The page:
Addiction has become a major social issue. Readers might see aspects of their own lives mirrored in your  fiction and wonder if they could help someone who has an addiction. What has your research suggested?

No, it is not possible to change somebody who has an addictive nature. The change and motivation to stop needs to come from the person themselves.  Usually they would have to hit rock bottom before they decide to stop.

Which at one point in Mind Games seems to be where Martin ends up. But did he learn anything through his experience, or as the title suggests, has it indeed all been a game to him?

Martin is the kind of man that will not be told what to do by a woman, as he feels this will emasculate him.  However, he still loves Frances and wants her to return to the marital home.  If there is any chance that this might happen he would be prepared to do and say anything, but just as long as he can remain true to his own beliefs.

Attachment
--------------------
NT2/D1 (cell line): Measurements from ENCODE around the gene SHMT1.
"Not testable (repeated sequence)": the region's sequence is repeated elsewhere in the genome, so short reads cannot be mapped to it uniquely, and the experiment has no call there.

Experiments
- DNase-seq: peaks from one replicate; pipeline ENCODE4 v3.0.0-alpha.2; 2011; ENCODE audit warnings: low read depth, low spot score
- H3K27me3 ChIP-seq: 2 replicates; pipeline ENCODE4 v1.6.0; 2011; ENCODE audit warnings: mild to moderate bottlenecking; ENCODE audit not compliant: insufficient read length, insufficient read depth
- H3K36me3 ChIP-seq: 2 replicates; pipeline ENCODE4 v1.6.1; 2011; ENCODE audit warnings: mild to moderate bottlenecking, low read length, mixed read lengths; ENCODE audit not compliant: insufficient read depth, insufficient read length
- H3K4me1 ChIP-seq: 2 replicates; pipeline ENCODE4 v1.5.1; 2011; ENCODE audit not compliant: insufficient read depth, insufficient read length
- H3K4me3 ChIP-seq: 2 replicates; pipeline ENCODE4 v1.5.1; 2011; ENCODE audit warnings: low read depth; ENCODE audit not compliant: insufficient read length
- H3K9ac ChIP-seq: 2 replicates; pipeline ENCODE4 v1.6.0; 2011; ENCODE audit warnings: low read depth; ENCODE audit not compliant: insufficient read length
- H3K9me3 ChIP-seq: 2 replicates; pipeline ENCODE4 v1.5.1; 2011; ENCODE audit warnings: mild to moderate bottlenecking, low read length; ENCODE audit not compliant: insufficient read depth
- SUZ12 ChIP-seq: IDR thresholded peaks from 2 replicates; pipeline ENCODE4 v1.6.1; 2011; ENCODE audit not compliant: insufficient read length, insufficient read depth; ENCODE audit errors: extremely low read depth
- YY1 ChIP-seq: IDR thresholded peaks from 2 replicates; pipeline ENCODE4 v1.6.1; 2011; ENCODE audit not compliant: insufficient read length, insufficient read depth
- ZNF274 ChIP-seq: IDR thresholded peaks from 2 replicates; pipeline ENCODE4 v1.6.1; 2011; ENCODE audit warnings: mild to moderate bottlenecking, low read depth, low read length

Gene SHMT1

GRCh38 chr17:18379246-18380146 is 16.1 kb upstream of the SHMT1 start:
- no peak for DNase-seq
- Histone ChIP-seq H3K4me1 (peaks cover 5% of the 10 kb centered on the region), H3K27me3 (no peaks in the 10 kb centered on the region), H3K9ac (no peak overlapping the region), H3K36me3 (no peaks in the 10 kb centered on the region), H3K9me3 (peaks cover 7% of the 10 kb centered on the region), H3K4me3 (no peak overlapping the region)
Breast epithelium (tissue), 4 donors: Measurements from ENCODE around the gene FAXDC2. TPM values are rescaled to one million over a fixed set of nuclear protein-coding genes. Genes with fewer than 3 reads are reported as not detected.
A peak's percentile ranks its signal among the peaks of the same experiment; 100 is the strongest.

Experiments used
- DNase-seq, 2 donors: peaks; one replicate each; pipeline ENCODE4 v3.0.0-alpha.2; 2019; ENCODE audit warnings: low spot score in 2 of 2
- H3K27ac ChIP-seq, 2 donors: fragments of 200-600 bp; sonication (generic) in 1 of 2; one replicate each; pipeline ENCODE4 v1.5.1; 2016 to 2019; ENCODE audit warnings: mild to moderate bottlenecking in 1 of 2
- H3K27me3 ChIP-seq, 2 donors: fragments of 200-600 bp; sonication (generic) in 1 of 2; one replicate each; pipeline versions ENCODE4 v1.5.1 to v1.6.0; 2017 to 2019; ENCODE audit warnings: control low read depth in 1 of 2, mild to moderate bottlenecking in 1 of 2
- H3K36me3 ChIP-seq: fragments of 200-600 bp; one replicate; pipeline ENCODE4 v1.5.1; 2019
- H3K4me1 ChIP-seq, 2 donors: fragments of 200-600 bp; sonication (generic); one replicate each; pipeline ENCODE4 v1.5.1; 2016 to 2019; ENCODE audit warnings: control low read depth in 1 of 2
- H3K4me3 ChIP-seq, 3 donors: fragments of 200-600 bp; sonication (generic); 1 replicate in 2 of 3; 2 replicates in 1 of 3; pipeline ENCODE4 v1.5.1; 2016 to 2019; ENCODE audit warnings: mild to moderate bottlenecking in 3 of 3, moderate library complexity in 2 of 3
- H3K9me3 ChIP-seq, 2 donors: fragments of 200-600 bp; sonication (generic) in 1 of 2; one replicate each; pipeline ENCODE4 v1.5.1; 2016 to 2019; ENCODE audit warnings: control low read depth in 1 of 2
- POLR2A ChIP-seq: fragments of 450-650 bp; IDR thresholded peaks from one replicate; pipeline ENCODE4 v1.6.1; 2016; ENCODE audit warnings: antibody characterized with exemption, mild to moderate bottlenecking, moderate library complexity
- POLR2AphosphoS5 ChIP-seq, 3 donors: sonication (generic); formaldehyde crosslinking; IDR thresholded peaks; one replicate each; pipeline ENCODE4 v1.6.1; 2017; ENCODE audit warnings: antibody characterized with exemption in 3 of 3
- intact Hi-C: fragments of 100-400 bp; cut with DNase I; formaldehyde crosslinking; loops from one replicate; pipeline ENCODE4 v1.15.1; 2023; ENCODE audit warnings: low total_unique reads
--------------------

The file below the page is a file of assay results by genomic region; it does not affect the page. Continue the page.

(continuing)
What are you working on now?

I am working on a novel-length version of one of my short stories which is in my published book Life: 18 Short Stories about Significant Life Events.  I think it might be ready later this year, because at the moment the words are tumbling out!

What advice to you have for readers or writers?

I would say for a start that unless writers read a lot, then they won’t learn to hone their craft.  It’s no good saying “I don’t get time to read because I’m too busy writing.”  If nobody is reading, then what’s the point of writing?  Also it’s best to have another source of income rather than rely on book royalties!  Beaver away and don’t give up writing just because somebody thinks your book sucks; sooner or later somebody will like it, it’s all a matter of opinion.

Where can readers find you? (You can just give me the links. I’ll format them for you.)

John Vassar: Cosmic Intrigue

Another review in my indie author series. I’m dropping the opening blurb henceforth. You’ve read it enough!